By Andreas Kruck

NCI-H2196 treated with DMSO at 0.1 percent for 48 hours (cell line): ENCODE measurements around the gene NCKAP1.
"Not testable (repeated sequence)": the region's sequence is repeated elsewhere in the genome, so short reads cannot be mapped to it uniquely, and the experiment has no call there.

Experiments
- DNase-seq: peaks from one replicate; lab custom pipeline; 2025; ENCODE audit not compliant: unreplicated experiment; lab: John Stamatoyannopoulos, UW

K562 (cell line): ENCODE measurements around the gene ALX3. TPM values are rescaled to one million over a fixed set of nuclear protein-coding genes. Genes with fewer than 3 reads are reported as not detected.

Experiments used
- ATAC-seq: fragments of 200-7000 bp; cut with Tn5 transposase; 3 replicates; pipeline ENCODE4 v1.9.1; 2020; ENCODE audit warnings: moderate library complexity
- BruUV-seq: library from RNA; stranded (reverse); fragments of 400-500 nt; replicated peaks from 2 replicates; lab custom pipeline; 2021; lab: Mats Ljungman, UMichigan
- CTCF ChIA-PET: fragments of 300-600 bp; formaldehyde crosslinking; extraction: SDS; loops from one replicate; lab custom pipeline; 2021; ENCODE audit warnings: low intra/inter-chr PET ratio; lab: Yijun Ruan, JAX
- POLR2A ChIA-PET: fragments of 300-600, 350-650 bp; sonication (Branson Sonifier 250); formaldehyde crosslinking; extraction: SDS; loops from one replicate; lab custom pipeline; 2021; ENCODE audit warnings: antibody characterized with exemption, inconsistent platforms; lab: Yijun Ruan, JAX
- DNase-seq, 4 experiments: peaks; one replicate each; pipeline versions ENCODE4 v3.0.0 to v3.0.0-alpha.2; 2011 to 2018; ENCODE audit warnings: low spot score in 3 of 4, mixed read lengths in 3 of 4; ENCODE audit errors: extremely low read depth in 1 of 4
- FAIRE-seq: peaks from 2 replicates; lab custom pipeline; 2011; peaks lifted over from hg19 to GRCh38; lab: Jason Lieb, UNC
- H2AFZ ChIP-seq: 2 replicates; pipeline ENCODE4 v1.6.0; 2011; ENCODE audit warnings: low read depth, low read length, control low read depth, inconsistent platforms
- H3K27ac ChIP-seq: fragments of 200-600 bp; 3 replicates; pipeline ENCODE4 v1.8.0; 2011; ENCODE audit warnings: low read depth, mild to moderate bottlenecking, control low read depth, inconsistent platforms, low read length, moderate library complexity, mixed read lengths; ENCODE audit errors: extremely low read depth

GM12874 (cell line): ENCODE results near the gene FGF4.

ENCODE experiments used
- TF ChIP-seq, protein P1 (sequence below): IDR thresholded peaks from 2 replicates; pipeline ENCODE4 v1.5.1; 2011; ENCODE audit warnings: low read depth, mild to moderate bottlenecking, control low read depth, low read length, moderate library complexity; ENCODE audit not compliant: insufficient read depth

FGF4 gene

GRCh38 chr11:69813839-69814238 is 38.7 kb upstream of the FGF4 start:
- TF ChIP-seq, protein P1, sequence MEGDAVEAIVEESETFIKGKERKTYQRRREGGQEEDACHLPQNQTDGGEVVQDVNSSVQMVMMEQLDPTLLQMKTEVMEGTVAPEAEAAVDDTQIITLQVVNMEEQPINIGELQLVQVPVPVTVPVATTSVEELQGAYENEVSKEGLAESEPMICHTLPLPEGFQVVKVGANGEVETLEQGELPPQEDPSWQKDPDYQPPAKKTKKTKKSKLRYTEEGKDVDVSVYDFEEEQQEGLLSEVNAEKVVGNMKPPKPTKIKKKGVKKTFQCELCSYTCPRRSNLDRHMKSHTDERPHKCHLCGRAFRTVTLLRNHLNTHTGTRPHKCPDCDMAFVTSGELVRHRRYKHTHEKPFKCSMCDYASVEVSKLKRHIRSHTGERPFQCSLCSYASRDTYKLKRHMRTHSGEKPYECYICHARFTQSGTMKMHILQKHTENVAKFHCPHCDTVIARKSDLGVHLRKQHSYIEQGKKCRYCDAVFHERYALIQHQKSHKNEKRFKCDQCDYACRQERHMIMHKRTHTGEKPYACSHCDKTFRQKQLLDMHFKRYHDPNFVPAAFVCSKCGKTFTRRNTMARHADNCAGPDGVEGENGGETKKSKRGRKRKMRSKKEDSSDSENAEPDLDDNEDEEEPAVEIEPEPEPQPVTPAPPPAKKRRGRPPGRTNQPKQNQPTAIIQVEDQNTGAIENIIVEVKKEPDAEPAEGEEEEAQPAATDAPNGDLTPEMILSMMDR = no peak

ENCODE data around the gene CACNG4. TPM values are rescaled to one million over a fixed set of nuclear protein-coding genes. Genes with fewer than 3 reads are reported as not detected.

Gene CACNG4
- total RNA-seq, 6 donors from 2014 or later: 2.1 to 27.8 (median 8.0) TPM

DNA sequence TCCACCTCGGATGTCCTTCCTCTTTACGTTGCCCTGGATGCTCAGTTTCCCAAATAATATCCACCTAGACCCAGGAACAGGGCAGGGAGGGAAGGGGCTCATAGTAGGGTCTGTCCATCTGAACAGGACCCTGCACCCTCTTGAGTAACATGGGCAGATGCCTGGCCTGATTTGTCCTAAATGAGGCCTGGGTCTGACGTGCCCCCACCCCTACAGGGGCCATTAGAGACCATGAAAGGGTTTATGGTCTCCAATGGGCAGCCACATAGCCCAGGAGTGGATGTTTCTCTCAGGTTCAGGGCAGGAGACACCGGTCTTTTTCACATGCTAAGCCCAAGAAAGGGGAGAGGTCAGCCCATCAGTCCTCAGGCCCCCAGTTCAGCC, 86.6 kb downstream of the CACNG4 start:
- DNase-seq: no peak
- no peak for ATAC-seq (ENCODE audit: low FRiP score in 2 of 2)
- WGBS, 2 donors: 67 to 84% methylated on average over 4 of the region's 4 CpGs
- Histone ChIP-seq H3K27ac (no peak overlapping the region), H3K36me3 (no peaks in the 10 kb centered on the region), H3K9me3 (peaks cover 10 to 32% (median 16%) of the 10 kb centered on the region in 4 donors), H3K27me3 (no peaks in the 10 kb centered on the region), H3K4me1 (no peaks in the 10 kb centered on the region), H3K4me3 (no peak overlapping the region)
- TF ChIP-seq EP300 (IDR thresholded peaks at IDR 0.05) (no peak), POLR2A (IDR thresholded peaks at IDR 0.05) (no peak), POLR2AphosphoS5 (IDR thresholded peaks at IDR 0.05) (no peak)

More recent accounts of credit rating agencies (CRAs) have largely been stories of failure. Nonetheless, CRAs continue to co-determine access to capital markets and costs of borrowing. Investors still follow CRAs’ standard of creditworthiness, and even powerful states zealously seek to preserve their top ratings. How can that be? Why is the authority of CRAs so resilient even in the face of recurrent, costly and widely recognized rating fiascos? In “Resilient Blunderers: Credit Rating Fiascos and Rating Agencies’ Institutionalized Status as Private Authorities”, I make a historical institutionalist argument to resolve this puzzle: Flawed public policy choices in the past and non-intended institutional dynamics have spawned later regulatory dilemmas culminating in the paradoxical outcome that CRAs’ mistakes have fostered a progressive institutionalization rather than a down-grade of their role as private governors. Read my contribution to the JEPP Special Issue on “Fiascos in Public Policy and Foreign Policy” to learn more about a particularly perplexing instance of path-dependent post-crisis reform and its broader lessons for (non-)learning from failures committed by private governors.